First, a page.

|(Aedes aegypti mosquito, known for carrying Dengue fever and the Zika virus, found on Wikepedia and taken from CDC public domain)|
In the event of an outbreak, fast, reliable diagnoses are of the essence. Recently, researchers have applied CRISPR technology to provide for this need, dubbed SHERLOCK (Specific High sensitivity Enzymatic Reporter unLOCKing). This works by applying a target sequence of RNA (for either Zika or dengue) to a Cas13a enzyme. A reporter RNA that gives off a fluorescent light upon cutting is added to the selected sample. When the Cas13a enzyme finds a matching RNA sequence, it cuts it, and then begins to induce collateral damage to nearby RNA. It is during this phase that it inevitably cuts the fluorescent reporter; this then gives off a signal that alerts to the presence of the select virus.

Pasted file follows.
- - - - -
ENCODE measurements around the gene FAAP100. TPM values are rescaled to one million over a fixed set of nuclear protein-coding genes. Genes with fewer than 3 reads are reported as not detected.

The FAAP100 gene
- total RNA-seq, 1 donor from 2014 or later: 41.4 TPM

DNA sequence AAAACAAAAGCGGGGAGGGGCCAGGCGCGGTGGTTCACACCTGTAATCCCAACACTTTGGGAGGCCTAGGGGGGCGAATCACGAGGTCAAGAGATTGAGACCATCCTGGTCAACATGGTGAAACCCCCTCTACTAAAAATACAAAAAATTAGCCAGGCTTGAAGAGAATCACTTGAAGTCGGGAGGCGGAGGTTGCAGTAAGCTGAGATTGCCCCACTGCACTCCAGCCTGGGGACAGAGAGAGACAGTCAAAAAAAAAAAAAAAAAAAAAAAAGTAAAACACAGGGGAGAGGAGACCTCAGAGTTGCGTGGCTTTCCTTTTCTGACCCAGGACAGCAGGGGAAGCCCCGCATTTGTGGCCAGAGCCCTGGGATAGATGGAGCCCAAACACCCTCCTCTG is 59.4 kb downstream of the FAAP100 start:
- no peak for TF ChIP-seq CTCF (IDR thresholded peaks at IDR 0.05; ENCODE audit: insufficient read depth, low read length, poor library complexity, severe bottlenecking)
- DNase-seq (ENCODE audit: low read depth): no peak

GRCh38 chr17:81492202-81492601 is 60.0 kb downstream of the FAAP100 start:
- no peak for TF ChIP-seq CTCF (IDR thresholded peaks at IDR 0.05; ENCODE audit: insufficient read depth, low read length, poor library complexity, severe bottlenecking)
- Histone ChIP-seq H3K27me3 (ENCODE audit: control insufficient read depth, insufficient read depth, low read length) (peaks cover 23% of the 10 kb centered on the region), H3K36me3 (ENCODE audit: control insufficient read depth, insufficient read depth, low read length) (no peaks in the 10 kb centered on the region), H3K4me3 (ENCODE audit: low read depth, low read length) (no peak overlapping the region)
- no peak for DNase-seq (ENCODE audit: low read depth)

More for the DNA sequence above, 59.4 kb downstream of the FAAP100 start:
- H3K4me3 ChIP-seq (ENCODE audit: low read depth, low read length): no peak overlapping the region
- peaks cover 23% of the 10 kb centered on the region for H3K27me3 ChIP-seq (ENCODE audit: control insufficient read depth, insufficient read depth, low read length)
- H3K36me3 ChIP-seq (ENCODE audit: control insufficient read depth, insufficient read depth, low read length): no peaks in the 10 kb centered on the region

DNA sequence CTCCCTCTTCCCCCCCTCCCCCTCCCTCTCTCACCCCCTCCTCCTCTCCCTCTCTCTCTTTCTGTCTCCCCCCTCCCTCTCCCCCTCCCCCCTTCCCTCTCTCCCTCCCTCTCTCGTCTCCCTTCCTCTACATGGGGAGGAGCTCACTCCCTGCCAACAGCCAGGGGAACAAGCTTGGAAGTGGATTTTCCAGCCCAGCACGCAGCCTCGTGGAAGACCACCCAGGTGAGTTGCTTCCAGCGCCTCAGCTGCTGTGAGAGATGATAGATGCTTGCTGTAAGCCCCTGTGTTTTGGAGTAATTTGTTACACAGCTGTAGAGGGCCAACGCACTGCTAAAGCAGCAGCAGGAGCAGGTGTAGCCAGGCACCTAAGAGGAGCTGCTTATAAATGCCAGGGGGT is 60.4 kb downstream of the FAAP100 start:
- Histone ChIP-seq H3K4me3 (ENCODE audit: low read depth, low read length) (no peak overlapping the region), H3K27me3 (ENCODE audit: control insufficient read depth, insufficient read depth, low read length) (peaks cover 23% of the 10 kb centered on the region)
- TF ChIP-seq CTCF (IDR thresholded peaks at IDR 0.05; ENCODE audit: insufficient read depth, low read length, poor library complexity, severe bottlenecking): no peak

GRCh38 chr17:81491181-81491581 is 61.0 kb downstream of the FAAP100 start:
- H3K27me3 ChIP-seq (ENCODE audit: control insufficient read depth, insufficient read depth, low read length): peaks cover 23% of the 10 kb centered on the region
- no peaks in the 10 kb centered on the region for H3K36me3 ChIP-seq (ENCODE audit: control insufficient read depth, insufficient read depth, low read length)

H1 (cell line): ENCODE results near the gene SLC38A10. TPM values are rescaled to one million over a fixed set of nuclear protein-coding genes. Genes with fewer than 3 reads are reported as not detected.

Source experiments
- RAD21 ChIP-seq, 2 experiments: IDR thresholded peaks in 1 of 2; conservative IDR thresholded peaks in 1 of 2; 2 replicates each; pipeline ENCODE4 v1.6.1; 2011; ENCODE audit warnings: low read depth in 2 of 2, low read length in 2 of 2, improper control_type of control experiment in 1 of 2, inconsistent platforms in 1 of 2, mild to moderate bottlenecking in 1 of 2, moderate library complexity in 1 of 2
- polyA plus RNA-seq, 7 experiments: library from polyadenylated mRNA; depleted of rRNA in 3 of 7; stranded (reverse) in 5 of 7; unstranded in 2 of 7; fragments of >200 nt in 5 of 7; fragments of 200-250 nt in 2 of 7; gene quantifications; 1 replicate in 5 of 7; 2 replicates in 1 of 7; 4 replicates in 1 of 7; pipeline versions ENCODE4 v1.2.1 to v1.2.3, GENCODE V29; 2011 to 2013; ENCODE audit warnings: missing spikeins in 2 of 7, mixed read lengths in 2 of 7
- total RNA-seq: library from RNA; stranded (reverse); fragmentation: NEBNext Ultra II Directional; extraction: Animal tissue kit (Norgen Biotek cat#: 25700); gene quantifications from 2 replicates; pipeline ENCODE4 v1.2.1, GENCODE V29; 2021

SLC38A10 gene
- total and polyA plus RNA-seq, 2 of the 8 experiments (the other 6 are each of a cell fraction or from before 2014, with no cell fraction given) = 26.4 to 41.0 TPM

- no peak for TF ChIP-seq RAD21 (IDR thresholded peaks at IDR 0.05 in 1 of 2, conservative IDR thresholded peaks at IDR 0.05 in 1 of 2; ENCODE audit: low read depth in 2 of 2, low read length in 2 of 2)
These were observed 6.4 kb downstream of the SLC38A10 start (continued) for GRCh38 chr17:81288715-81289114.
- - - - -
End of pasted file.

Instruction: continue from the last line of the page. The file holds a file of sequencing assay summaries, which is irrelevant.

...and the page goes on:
The sensitivity of this test is a million times greater than current diagnostic tools used for this purpose. It is also incredibly specific, eliminating false positives. In addition to detecting these viruses, it can easily be outfitted to detect other viruses, bacteria, and even cancer DNA. In addition to its efficiency, it is also economical, with durable field tests using glass paper starting at less than a dollar a sheet.
In lecture, this particular technology was only briefly touched upon. However, it is evident that current and future advances in genetics will be built upon this technology. Included below is an introductory video explaining CRISPR as a whole and the link to the article this post was based on.